Photo taken from: http://www.mnhn.fr/lmcm/
Cyanobacterium, which is known as blue-green algae, is believed to be the drive force for evolution of organisms breathing oxygen, which could be provided by them by taking in carbon dioxide. In the past, there were several types of cyanobacterium being discovered. But this time, Karim Benzerara, Estelle Couradeau and their team found something different.
This new cyanobacterium, which is named Candidatus Gloeomargarit lithophora, was found in an alkaline lake of Alchichica in Mexico. What made it different is, it has mineral in it made up of Calcium, Magnesium, Barium and Strontium. And these mineral with carbonate formed calcified round objects intracellularly. Now what’s the big deal?
Intracellular calcification is a feature never been discovered before this.
There were quite a number of cyanobacteria which is known to form extracellular calcification. In the process of converting Carbon dioxide to oxygen, cyanobacteria may turn to other sources like bicarbonate for photosynthesis when dissolved inorganic carbon is scarce. Conversion of carbon dioxide from bicarbonate raises extracellular pH, inducing the calcification through precipitation. But in Candidatus Gloeomargarit lithophora, calcified granules are, in contrast, observed inside the cell body. And since the percentage of the contents is very different from their environment, they believe the cyanobacterium has some kind of mechanism for it. At the same time, they believe, the cyanobacterium had been using such granules as a ballast to sink lower in the lake where their normal density would not have achieved.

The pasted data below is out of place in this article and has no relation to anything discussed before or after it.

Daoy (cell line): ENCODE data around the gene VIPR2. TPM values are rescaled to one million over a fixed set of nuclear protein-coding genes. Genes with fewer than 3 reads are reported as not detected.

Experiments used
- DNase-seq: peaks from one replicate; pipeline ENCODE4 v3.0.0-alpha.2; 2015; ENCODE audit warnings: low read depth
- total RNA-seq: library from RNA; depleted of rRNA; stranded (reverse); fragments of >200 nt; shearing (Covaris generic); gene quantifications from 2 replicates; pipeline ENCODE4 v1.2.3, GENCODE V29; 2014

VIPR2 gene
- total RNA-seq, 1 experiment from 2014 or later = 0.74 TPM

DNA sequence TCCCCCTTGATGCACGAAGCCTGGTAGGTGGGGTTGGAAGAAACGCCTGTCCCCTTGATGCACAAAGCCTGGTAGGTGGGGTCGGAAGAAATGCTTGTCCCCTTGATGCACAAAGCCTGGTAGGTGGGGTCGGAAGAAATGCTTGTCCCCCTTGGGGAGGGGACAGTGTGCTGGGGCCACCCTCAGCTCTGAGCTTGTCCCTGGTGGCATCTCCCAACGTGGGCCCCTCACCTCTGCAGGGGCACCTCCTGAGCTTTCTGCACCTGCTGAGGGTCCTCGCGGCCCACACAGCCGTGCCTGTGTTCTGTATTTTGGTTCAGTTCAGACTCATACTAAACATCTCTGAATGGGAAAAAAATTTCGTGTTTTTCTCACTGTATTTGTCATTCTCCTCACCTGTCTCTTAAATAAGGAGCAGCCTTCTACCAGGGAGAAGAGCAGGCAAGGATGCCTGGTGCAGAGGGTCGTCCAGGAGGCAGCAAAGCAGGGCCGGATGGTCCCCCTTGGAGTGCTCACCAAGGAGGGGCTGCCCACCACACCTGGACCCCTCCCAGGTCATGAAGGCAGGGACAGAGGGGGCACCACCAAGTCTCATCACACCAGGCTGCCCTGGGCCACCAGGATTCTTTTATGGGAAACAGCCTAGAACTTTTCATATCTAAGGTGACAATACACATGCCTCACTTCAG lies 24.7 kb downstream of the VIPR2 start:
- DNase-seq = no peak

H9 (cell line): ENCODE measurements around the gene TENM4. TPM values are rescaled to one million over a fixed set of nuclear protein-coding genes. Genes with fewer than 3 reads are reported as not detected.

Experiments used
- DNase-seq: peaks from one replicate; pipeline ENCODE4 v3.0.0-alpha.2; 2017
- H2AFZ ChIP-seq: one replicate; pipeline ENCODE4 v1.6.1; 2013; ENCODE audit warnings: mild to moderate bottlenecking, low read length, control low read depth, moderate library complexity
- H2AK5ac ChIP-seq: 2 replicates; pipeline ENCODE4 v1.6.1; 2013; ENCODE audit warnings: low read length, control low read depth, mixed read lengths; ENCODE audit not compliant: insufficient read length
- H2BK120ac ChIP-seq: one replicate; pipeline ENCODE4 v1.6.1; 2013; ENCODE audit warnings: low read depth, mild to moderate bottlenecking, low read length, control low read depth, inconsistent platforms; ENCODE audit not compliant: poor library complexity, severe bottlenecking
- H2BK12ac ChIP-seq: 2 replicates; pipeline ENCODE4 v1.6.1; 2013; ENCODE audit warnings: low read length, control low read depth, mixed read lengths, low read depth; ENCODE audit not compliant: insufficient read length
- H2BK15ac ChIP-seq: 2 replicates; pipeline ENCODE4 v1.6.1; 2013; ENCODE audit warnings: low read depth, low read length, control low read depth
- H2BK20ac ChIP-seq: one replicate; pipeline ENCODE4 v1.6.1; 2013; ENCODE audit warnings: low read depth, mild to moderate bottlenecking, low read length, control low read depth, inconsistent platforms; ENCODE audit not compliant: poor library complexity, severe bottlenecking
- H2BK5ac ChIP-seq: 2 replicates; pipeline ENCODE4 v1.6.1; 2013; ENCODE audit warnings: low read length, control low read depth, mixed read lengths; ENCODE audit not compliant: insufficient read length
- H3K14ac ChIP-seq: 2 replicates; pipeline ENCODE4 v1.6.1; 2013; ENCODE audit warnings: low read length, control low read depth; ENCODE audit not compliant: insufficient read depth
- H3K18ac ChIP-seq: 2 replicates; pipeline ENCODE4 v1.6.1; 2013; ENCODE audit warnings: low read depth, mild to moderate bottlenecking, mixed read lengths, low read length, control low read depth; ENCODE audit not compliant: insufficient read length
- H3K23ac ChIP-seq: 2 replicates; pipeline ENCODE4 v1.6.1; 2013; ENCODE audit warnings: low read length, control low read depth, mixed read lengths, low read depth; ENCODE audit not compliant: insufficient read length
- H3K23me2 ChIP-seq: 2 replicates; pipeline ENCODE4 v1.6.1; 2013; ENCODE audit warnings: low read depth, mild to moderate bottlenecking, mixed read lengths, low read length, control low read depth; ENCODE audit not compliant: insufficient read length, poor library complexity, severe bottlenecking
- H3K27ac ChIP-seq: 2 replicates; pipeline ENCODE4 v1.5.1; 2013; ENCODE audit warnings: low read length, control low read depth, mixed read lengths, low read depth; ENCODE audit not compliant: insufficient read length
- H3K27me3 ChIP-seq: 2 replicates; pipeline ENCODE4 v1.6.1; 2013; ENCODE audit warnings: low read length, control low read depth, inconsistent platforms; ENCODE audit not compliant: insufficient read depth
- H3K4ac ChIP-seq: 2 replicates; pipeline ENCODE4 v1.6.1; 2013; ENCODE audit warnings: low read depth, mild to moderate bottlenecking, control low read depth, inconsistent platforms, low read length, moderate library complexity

In regard to this finding, the team believe it might be able to fill in the gap in records of cyanobacteria. Genetic analysis by the team suggested the bacterium’s ancient lieanage to the Gloeobacterales. However, such granules did not showed up in a fossil record before, hence, the team is yet to find out more about whether the granules dissolve or not after they die.
Hence, keep your heads up for more findings about the history of cyanobacteria.
Bony Bacteria: New species builds hard structures inside cells by Rachel Ehrenberg
A Hard Life for Cyanobacteria by Robert Riding in Geochemistry, Science, p. 427-428.